‘These tools cannot be used’
Some of ISO New England’s most robust security tools are not allowed to protect certain electric system assets because they use cloud technology, said Rudolf Pawul, vice president of information and cyber security services for the grid operator.
“Traditional log monitoring and malware detection is insufficient in the face of modern threats,” Pawul said. The ISO “has augmented its traditional security tools with learning-enabled endpoint detection, backed by world class threat hunters, and similar tools for application performance monitoring that aids with anomaly detection. Unfortunately, these tools cannot be used for several ISO New England systems, including some of the most important ones.”
ISO New England has submitted a standards authorization request to NERC “with the hope that the standards can be revised to allow the use of cloud-based services,” Pawul said. “Despite the broad support and a positive reception from both NERC and [the Northeast Power Coordinating Council] the CIP revision process will take years.”
Pawul also said the process of integrating new technologies — not just cloud computing — should be reviewed.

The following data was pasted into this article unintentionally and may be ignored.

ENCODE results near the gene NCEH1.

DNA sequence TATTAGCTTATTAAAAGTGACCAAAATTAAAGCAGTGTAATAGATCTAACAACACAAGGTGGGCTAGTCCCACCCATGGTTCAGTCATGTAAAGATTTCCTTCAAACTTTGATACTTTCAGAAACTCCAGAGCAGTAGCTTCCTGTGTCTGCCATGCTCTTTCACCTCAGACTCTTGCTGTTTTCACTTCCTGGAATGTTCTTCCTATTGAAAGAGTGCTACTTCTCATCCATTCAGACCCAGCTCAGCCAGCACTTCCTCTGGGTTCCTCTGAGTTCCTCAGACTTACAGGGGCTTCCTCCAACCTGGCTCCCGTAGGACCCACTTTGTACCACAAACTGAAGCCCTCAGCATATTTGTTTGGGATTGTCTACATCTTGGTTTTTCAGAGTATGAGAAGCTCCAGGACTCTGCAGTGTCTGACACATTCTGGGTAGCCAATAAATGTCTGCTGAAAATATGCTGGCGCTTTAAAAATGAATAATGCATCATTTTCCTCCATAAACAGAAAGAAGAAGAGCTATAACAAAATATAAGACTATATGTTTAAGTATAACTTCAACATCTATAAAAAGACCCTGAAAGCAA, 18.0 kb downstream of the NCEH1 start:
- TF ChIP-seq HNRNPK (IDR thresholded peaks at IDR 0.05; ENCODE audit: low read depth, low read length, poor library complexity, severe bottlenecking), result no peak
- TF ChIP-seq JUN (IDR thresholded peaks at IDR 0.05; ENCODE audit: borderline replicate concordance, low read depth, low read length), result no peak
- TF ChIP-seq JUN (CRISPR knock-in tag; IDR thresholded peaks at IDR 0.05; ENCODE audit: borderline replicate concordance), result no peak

“Whether it is artificial intelligence, quantum computing or the next disruptive technology, the industry will again be at a disadvantage unless it adapts. ... the energy industry must assess the ramifications of the CIP standards on disruptive technology sooner [and] reduce the time spent to make revisions, or create a process for compliance exceptions within the CIP reliability standards,” Pawul said.
The need for cloud computing solutions on the power grid extends beyond security, experts said.
Decarbonization will require cloud computing
Cloud technologies “are key in augmenting security teams’ abilities, with increased visualization, automation and resilience,” Maggy Powell, security assurance principal for the power and utility sector at Amazon Web Services, told the commission. But beyond that, the operational demands of decarbonization, decentralization and digitalization “translate to a more than 100 times increase in data volumes to reliably operate the grid, making computing capacity essential,” she said.
Cloud computing can offer utilities opportunities to gather instructive information from the new data “and create value for applications such as predictive maintenance, outage management, power flow analysis and other operational applications,” Powell said.
The last complete update of NERC CIP standards was finished in 2017, and that endeavor took more than eight years, Alrich said. Because of the critical nature of cloud computing, he said a solution will likely be developed much sooner.
“This is one of those cases where the vendors’ interests and the users’ interests and the regulators’ interests are all the same,” Alrich said. “There's got to be a way this can be done sooner than eight or nine years ... Pretty soon there's not going to be any software to run on premises anymore.”